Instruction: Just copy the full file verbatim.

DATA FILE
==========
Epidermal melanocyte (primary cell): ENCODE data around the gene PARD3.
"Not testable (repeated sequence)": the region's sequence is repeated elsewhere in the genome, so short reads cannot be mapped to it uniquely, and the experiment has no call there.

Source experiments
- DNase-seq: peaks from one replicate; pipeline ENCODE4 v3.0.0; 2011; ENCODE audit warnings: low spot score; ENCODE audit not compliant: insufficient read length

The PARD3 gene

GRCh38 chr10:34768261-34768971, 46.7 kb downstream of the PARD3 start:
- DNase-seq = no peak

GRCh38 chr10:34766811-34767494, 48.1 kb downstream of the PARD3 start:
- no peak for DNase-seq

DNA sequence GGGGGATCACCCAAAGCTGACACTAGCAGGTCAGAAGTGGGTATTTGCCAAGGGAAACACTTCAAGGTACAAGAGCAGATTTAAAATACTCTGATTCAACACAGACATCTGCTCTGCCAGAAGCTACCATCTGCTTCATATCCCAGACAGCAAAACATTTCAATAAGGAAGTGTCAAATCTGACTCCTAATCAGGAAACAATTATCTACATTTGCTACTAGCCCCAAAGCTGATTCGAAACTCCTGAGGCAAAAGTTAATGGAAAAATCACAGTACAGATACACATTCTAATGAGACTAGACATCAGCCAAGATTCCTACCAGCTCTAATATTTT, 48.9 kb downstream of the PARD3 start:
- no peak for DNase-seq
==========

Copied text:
Epidermal melanocyte (primary cell): ENCODE data around the gene PARD3.
"Not testable (repeated sequence)": the region's sequence is repeated elsewhere in the genome, so short reads cannot be mapped to it uniquely, and the experiment has no call there.

Source experiments
- DNase-seq: peaks from one replicate; pipeline ENCODE4 v3.0.0; 2011; ENCODE audit warnings: low spot score; ENCODE audit not compliant: insufficient read length

The PARD3 gene

GRCh38 chr10:34768261-34768971, 46.7 kb downstream of the PARD3 start:
- DNase-seq = no peak

GRCh38 chr10:34766811-34767494, 48.1 kb downstream of the PARD3 start:
- no peak for DNase-seq

DNA sequence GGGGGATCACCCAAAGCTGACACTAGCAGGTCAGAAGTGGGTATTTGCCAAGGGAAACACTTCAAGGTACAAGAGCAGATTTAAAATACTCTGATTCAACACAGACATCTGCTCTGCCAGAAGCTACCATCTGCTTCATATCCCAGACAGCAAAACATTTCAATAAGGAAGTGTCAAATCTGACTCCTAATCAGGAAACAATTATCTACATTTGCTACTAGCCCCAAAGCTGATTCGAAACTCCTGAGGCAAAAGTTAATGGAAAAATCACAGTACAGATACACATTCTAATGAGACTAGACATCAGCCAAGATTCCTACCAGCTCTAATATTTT, 48.9 kb downstream of the PARD3 start:
- no peak for DNase-seq